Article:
This manifesto contains some thoughts on the ultimate programming language.
static typing is too pedantic Static typing often gets in the way and requires the programmer to be pedantic. Language like Java create tons of busy work in which the programmer has to specify types again and again.
dynamic typing looses too much information Having no static types is bad because users of library don't know the types returned by methods in the interface and neither does the compiler thus making automated optimisation problematic.
The conclusion is that we need a language that allows static types but isn't pedantic about them. The way to do this is to have a type Unknown. If a variable has the type Unknown then any method can be called on it. The default type for variables in Unknown. If a variable has any other type then only methods defined legal for that type can be called.
Lets have a look at how this works in a small example.
interface 'a 'b Iterable def each(block: 'a -> 'b): Unit end interface IntIterable refines Int Unit Iterable end interface IContext def insert(g: Int, m: Int): Unit end interface ILattice refines IntIterable def meet_irr: IBitSet def join_irr: IBitSet end interface IBitSet refines IntIterable end class Lattice def reduced_context(lattice: ILattice): IContext context = Context.new for m in lattice.meet_irr do for g in lattice.downset[m] & lattice.join_irr do context.insert(g, m) end end return context end end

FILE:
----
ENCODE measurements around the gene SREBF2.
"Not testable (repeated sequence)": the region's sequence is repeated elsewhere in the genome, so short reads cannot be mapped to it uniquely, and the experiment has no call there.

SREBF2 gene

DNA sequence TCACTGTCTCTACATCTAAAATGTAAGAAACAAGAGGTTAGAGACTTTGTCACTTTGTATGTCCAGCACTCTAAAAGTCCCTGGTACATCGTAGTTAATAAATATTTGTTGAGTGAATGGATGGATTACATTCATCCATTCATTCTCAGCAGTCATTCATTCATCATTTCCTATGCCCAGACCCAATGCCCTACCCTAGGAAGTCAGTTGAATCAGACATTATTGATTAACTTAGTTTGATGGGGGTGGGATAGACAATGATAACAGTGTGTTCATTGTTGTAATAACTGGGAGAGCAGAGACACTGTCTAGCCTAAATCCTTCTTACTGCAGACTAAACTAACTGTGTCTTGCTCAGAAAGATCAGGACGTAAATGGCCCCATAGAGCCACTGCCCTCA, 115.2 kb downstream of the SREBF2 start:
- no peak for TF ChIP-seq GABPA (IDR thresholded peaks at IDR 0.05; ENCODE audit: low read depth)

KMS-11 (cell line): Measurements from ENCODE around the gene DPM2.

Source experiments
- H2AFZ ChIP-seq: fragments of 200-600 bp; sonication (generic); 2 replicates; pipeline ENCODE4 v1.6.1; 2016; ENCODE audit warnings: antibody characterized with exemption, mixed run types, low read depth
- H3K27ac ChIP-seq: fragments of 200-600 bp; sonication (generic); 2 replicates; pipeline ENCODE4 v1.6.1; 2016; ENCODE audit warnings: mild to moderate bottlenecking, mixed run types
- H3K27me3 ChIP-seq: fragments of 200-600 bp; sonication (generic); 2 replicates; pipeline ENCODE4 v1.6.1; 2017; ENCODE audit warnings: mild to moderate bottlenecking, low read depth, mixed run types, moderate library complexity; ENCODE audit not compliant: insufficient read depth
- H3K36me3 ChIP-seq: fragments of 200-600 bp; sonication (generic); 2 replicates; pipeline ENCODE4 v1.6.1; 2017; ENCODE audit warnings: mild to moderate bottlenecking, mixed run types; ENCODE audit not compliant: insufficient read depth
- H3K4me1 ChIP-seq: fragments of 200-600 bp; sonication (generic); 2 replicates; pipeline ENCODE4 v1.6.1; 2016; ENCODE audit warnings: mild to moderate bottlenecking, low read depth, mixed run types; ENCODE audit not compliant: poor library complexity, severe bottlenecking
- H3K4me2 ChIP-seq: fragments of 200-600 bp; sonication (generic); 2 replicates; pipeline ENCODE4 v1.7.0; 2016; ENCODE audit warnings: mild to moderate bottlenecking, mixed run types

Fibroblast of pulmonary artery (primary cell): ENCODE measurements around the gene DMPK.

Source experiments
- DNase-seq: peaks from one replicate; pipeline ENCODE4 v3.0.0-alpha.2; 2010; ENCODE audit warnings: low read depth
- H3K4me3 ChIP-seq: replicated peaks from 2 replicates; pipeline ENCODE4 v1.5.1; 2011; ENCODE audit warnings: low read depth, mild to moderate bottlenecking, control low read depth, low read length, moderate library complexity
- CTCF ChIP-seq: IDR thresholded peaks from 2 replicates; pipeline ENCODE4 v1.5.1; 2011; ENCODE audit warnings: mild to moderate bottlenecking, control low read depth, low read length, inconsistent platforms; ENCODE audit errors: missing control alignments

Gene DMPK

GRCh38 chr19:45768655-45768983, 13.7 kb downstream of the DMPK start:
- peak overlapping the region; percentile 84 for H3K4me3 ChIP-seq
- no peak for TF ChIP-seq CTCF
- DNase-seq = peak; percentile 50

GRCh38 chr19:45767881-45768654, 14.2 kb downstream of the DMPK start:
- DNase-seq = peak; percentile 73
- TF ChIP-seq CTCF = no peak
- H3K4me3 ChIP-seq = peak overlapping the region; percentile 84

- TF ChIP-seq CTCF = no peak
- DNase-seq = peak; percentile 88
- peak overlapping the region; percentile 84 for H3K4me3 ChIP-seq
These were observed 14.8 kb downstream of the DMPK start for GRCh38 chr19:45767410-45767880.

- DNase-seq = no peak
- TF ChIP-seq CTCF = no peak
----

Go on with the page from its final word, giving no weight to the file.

There is quite a lot of type inference required to make this work. Even if the type systems fails to adequately check the program the type information is still useful in IDE's for method name completion.
In some sense the interfaces are a product of the program and the classes. Although there is some human involvement required to decide exactly the best structure. With adequate type information one can attempt to synthesis interfaces.
We must be carefull that we don't mix perspectives, or allow on prespective to leak into another.
There are several perspectives from which to view a software component that correspond to different roles. A developer of an ADT package may like to see the way in which the implementations of the different packages are expressed. He or she may also be interested in some theory by which some operations are reduced into a base set of operations. This perspective on a library is quite different to a casual user of the library who wants to have a consistent interface to a collection of objects. Any hierarchy is only of concern in so far as it groups the classes based on their interfaces.
An interface however can also be seen to express a contract. At one level this is problematic since a complex contract is harder to understand than a simple or no contract. In OO systems as provided by Smalltalk like languages one classes often do not try to enforce a contract but rather provide rather open access, a contract and a responsibility on behalf of the user of the library to follow the contract in order to get the desired behaviour.